Shaping the Gold Coast’s iconic skyline
Nick Nichols | October 3, 2019
The Gold Coast’s skyline is recognised around the world, arguably more so than some of Australia’s capital cities. There is more to this stunning skyline, and it can be found in the unique collection of urban ‘villages’ each with their own identities.
The Gold Coast skyline speaks volumes about a city that is proud to be noticed.
However, the impressive backdrop masks the essence of what makes the Gold Coast as diverse as it is united under the umbrella of a laid-back beach culture that keeps people coming back for more.
Urbis Gold Coast Director Matt Schneider describes textural differences between each beachside suburb as a key source of this diversity. They are differences that drive a healthy rivalry between the suburban ‘villages’ dotted along the city’s coastline.
Schneider is passionate about keeping that rivalry alive by ensuring the Gold Coast celebrates the unique identity of its neighbourhoods through architecture.
“There are three fundamental components of the DNA of the Gold Coast and the skyline is one of them, but it’s number three on my list,” says Schneider.
“Number one is water, the lifeblood of the city. This includes our rivers and canals because it’s the water that actually ties together these neighbourhoods and what people deeply relate to.
“From a city planning perspective, the Gold Coast started as a series of coastal villages and what you’re seeing now is a reimagination of those coastal villages into urban neighbourhoods.
“That’s why Palm Beach, Burleigh, Mudgeeraba, Main Beach and Southport are all interesting. It’s what makes our city really distinctive because that network of neighbourhoods has intrinsic value and it goes right back to our genesis as a city.”
Cafe culture, Main Beach
Urban art, Southport
Borough Cafe, Burleigh Heads
Schneider is excited about a renewed focus on planning and design and, in particular, on the emergence of a subtropical city.
“We’re designing and planning parts of our city to be distinctive in their place,” he says.
“You want things in Coolangatta to be different from Surfers Paradise. It’s that sense of place and that deep root in place that we’re designing for.”
Schneider sees good development as essential for the Gold Coast to maintain its prized reputation for liveability.
Through the award-winning Building Height Study released by the City of Gold Coast in 2017, the Urbis team distilled the essence of how building height contributes to the Gold Coast’s identity as a guide to future planning.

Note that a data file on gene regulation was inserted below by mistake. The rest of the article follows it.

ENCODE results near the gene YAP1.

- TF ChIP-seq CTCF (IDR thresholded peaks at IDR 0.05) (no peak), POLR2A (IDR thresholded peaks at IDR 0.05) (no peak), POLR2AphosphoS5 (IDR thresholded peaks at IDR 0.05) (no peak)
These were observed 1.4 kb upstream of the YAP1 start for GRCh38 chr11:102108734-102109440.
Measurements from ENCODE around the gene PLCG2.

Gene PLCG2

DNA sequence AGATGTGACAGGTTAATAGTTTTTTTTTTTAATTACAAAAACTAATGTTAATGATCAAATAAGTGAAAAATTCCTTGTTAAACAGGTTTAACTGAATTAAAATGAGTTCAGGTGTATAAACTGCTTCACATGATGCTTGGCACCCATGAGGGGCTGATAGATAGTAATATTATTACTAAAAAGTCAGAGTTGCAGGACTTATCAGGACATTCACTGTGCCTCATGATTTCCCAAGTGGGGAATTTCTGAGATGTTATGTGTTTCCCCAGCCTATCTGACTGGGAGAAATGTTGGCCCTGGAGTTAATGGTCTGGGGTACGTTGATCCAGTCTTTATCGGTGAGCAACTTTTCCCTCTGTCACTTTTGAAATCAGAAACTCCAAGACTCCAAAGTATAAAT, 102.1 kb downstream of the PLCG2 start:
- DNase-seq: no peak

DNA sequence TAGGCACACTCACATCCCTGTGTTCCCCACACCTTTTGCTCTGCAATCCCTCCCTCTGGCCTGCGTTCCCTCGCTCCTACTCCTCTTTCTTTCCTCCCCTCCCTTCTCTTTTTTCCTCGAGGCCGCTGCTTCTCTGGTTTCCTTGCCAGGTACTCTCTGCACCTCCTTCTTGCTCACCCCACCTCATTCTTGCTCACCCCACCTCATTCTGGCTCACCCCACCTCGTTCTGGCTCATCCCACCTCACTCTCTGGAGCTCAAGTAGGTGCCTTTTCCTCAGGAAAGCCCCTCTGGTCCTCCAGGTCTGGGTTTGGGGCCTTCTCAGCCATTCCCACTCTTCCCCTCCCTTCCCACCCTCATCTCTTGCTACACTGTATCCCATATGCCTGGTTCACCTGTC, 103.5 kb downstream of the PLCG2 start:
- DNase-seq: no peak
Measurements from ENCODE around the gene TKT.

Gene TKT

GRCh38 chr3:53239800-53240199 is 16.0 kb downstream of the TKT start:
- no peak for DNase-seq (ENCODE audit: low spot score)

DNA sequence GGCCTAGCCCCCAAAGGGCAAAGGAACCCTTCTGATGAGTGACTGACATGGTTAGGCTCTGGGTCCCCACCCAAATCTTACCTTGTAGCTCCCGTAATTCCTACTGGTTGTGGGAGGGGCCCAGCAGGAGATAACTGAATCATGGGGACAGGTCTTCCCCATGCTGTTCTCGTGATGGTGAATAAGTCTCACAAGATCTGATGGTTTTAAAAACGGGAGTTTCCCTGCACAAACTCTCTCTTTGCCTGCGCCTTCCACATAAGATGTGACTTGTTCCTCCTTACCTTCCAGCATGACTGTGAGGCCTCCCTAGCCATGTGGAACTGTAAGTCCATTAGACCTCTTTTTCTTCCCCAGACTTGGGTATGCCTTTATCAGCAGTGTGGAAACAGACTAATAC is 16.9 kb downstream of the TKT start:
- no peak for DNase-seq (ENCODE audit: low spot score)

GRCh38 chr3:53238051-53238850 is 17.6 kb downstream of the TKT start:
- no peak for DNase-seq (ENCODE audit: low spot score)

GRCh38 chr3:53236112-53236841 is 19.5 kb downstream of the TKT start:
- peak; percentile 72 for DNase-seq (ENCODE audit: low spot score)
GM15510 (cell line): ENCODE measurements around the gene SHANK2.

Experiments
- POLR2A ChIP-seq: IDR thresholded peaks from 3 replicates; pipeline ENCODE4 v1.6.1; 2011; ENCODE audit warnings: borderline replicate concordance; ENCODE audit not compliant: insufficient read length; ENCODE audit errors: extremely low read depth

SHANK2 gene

“The study is about striking the right balance to make sure we don’t stop good development from happening by being too prescriptive,” he says.
The Building Height Study is about striking the right balance to make sure we don’t stop good development from happening by being too prescriptive
Matt Schneider Director, Urbis
It is this idea, known as ‘performance based planning’ in the industry, that the City Plan is built on.
Visionary developer Soheil Abedian, the founder and chairman of Sunland Group, has been pivotal in defining the shape of the Gold Coast over the past four decades.
From Palazzo Versace, the world’s first fashion-branded hotel, to Q1, the world’s tallest residential building of its time, his background as an architect has delivered a suite of world-renowned legacy projects for the Gold Coast.
Sunland’s founding philosophy of ‘architecture as art’ is evident across its portfolio, which currently stands at more than $3 billion – with $2.3 billion of that on the Gold Coast.
“I believe the city should be an exhibition of beautiful architecture,” says Abedian.
“That is true community-building because people will have a connection to that. If you see architecture only as a means for economic purpose that is the problem we may find in many projects.”
It is this vision that has influenced Sunland’s residential-lifestyle precinct, The Lanes, which adds to the Gold Coast’s unique experiences by merging residential living with a new entertainment precinct alongside green spaces and an amphitheatre to host outdoor events.
The development complements Abedian’s global perspective of the Gold Coast that it offers more of what other cities can only partly deliver.
“The Gold Coast is very unique and we have to be grateful and thankful for our achievements,” he says.